Updated from 8:59 a.m. EDT(At 4 p.m. EDT)
Other names in the space traded lower Tuesday in sympathy. Speedway Motorsports ( TRK) slid 7.3% and Dover Motorsports ( DVD) was down 2.9%. Casino operators were also among the worst performers of Tuesday session following a report by the Nevada Gaming Control board that said casino revenue fell 18.1% in February, the 14th straight month of declines. MGM Mirage ( MGM) tumbled 19.5%, Las Vegas Sands ( LVS) dropped 18.8% and Wynn Resorts ( WYNN) finished down by 14.4%. On the other hand, health care providers were among the best performers yet again. After a 6.8% gain on Monday, UnitedHealth Group ( UNH) added another 6.9% on Tuesday. Humana ( HUM), Aetna ( AET) and Coventry Health Care ( CVH) added 2.8% or more on the day.
Coincidentally or not, EMI and Apple Corps' announcement came on the same day Apple made price changes effective in the iTunes store. Instead of pricing every digital MP3 at 99 cents, Apple has introduced a three-tiered model where labels can charge 69 cents, 99 cents or $1.29 depending on the song. For a band that was ahead of its time, it's hard to believe the Beatles are so far behind the curve on digital distribution. If they really wanted to fleece fans that have already bought all their CDs before, wouldn't they be better served putting it on iTunes at the highest-priced tier? (At 7:45 a.m. EDT)
According to Thomson Reuters, the first-quarter earnings growth rate should fall to negative 36.6% from the previous estimate of negative 12.5% from the first day of 2009. Whether its down 12.5% or worse, a negative growth rate will mark the first time the S&P 500 has recorded seven straight quarters of negative growth since Thomson Reuters began tracking the data in 1998. However, if you're looking for a bright spot, changes to mark-to-market accounting rules could be a boon for financial companies. Although the rule changes don't take effect until the second quarter, banks are permitted to implement the accounting changes for the first quarter. Robert Willens, a former managing director at Lehman Brothers who runs his own tax and accounting advisory firm in New York, told TheStreet.com last week that capital levels could improve by more than 20% at banks and that earnings could actually grow somewhere between 7% to 8%. It may not be the complete fix banks need, but every little bit helps.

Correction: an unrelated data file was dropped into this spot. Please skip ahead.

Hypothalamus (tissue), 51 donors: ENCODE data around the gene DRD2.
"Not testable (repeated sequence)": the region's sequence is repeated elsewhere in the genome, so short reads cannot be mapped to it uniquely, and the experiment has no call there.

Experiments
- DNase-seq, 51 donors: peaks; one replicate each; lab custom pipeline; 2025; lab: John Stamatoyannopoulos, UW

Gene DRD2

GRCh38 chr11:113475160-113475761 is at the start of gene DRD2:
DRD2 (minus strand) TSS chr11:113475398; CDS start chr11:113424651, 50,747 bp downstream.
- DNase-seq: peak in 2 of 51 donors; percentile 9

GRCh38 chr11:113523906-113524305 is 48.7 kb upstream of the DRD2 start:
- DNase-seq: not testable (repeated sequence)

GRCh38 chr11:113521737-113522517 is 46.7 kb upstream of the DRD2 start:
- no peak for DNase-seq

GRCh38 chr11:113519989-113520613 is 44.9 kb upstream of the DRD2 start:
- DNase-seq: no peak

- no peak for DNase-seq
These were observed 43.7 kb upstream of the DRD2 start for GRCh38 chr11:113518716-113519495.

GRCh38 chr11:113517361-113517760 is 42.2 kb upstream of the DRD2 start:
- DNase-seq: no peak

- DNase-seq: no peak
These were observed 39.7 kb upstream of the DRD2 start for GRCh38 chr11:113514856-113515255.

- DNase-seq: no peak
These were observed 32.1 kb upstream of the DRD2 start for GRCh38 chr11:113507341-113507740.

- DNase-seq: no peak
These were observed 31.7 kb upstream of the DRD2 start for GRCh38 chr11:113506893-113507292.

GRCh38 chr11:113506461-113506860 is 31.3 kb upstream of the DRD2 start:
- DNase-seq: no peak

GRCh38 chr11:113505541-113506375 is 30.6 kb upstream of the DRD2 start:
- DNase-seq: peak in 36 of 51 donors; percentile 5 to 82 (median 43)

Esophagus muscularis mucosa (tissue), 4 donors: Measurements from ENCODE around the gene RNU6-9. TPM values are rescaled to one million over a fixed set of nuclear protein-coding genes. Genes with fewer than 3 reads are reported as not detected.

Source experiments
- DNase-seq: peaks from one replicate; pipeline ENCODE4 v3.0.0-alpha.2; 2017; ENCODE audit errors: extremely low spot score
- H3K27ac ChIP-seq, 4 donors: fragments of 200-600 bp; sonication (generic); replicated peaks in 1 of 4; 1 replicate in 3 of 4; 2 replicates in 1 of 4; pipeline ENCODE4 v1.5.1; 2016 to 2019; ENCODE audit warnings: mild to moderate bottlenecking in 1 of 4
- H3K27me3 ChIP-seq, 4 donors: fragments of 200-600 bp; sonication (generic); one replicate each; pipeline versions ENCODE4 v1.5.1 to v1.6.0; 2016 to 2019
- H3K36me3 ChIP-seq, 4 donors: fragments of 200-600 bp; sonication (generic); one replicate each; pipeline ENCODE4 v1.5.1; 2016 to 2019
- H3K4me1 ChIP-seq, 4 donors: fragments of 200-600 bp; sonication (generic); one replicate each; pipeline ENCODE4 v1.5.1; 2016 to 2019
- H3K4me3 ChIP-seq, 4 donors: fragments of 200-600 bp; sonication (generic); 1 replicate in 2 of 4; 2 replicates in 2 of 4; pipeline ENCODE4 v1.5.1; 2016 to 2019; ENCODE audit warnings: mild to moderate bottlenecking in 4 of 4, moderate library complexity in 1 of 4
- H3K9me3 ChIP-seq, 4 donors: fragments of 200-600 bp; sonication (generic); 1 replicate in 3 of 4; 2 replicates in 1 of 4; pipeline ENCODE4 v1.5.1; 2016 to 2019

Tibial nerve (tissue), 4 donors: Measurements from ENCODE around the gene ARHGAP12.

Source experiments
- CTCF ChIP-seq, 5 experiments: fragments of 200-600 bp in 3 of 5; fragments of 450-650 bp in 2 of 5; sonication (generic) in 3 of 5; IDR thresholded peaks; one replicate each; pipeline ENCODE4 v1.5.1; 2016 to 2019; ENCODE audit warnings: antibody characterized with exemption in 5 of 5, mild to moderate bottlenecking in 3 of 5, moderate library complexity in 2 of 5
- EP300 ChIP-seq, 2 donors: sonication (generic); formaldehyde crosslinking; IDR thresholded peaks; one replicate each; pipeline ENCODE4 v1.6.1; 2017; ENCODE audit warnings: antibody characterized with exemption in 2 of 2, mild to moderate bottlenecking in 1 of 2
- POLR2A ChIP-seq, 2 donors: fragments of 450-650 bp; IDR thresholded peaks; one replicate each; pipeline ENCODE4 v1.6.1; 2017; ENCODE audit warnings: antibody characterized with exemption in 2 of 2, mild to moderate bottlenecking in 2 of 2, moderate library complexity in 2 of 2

A reinstitution of some form of the uptick rule could be a major catalyst during tomorrow's session as the Securities and Exchange Commission, but market observers were already jumping on comments from Commission Chair Mary Schapiro. "We are going to put forward about four different proposals, and one of them does include the original," Schapiro said Monday in an address to a conference organized by the Council of Institutional Investors. In addition to the original uptick rule, Schapiro said other proposals include a bid test and a circuit breaker. The uptick rule, instituted by the SEC in 1938 following the Great Depression, said that the short selling of stocks could be done only after the share price "ticked" higher above the prior sale. The SEC made the controversial decision to eliminate the uptick rule in June 2007 after its analysis showed it did little to prevent the manipulation of shares prices given the proliferation of electronic trading.